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Can Excessive Drinking Cause Seizures?

Can Excessive Drinking Cause Seizures?

Most people are aware that severe alcohol withdrawal can cause seizures. Prolonged heavy drinking causes a rise in the excitatory neurotransmitter glutamate and a decrease in the inhibitory neurotransmitter GABA. If this imbalance is severe enough, your nerves can start firing haphazardly, causing a seizure, which can be fatal.

Beyond this, the relationship between alcohol and seizures is complicated. Typically, moderate drinking does not increase one’s risk of seizures. In fact, alcohol amplifies the effect of GABA, making seizures less likely. The real danger is in alcohol dependence. If you’re always in danger of going into withdrawal, you may end up having seizures. So it’s not that you drink yourself into a seizure, but that you drink heavily, aren’t able to drink–for whatever reason–the next day or two, and then have a seizure. The risk is still greater even if alcohol doesn’t cause a seizure directly.

There is a statistical correlation between drinking and epilepsy. In Western industrialized nations, heavy drinkers are three times more likely to have epilepsy than the general population. However, alcohol addiction is no more likely among epileptics than it is in the general population. That suggests that alcohol abuse may be a risk factor for epilepsy, but we don’t know exactly how they are related. It’s possible that repeated withdrawal seizures might make the nervous system more excitable, which eventually develops into epilepsy. It does not seem that alcohol directly causes seizures, though.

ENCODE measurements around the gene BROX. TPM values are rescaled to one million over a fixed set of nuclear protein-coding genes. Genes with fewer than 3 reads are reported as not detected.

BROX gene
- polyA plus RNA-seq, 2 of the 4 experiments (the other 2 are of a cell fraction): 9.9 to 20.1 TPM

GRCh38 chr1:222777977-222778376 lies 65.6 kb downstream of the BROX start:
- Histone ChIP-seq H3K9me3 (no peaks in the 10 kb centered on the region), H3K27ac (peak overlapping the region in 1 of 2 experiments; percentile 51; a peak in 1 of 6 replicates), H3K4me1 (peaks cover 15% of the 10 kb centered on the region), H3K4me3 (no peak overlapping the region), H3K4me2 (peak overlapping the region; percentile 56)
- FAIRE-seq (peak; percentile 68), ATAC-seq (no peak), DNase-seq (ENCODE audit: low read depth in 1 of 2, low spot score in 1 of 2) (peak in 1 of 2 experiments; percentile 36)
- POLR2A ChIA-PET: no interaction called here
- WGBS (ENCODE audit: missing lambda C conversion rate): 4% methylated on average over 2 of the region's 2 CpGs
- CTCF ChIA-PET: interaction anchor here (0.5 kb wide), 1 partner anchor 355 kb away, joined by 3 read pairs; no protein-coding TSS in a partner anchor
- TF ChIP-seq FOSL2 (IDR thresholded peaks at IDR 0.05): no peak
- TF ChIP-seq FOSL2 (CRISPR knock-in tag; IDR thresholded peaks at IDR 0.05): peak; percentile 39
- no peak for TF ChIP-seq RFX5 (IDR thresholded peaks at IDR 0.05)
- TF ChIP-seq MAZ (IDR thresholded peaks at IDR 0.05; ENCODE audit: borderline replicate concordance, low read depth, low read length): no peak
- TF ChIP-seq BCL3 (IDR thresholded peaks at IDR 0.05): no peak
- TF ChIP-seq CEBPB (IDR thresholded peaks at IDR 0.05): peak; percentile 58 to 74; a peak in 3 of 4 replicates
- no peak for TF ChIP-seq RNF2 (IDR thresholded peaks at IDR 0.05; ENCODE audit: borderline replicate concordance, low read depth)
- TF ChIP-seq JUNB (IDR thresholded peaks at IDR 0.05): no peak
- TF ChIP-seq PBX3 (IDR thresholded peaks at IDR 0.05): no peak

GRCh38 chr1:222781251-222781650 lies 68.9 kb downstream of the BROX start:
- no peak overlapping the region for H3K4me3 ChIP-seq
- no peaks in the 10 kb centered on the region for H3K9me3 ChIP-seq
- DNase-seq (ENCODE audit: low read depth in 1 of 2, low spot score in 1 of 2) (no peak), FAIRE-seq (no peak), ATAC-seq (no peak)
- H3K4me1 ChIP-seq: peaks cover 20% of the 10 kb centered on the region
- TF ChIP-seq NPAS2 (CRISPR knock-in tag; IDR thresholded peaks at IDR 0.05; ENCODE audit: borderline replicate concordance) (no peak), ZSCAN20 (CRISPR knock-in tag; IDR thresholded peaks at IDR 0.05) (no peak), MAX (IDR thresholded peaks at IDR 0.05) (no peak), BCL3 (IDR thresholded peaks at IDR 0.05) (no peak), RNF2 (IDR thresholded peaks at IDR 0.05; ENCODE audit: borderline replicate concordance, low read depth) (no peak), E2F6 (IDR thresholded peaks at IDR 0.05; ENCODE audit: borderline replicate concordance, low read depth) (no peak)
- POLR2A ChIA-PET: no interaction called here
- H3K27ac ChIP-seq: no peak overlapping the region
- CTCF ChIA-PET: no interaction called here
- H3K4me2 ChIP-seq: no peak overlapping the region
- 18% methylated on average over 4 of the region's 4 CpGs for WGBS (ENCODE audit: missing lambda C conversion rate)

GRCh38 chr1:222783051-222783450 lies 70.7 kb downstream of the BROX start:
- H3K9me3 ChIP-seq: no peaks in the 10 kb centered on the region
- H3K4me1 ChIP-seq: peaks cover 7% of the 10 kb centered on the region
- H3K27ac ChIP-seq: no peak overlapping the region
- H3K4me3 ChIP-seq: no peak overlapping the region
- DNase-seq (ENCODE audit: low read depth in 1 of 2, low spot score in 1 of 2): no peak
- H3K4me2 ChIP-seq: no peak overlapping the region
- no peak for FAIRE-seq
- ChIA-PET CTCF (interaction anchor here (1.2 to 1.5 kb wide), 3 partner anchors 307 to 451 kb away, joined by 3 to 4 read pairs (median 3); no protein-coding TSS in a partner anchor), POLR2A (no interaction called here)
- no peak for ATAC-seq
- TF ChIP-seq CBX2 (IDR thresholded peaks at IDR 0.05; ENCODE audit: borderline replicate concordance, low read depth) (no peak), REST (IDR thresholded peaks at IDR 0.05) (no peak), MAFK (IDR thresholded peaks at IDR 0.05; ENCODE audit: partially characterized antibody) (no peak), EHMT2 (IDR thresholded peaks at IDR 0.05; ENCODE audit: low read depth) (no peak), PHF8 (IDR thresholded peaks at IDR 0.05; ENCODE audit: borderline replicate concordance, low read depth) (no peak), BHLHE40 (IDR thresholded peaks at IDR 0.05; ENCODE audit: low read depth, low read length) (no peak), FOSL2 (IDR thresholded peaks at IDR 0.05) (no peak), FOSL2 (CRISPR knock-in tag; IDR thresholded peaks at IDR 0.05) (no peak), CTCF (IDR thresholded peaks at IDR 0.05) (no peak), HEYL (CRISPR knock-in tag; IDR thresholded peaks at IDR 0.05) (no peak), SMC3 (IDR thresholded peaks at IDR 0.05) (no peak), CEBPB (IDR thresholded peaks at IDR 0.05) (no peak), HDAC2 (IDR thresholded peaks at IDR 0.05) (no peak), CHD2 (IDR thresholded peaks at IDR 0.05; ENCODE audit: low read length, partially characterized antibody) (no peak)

Another issue is that alcohol can interfere with anti-seizure drugs, or ASDs. Alcohol can make carbamazepine and phenobarbital less effective. Chronic drinking can also reduce blood serum levels of phenytoin. If the levels of effective medication are too low, there is greater risk of seizure. Excessive drinking can also make you more likely to forget to take the medication at all. It may also disturb sleep. Both of these greatly increase risk of seizures in epileptics. Seizure medications can also increase the effects of alcohol. This doesn’t necessarily increase the risk of seizures, but anyone taking seizure meds should be extra cautious when drinking.

Aside from direct causes and interaction with ASDs, excessive drinking may lead to injuries and health problems that can cause seizures. Excessive drinking puts you at greater risk of accidents that might cause traumatic brain injury. Malnutrition and dehydration may also increase your risk of seizures. Drinking also increases your risk of stroke, which thereafter will increase your risk of seizures.

Moderate drinking does not increase your risk of seizures, even if you have epilepsy, but heavy prolonged drinking certainly increases your risk of seizures, which can be both frightening and dangerous.

Located in downtown Midland, The Springboard Center’s mission is to offer programs and services to treat alcohol and drug addiction treatment using an evidence based curriculum, 12 step programs, diet, nutrition, exercise, emotional, mental and spiritual development for a long recovery. For more information, please call us at 432-620-0255 as we are open 24 hours a day, 7 days a week.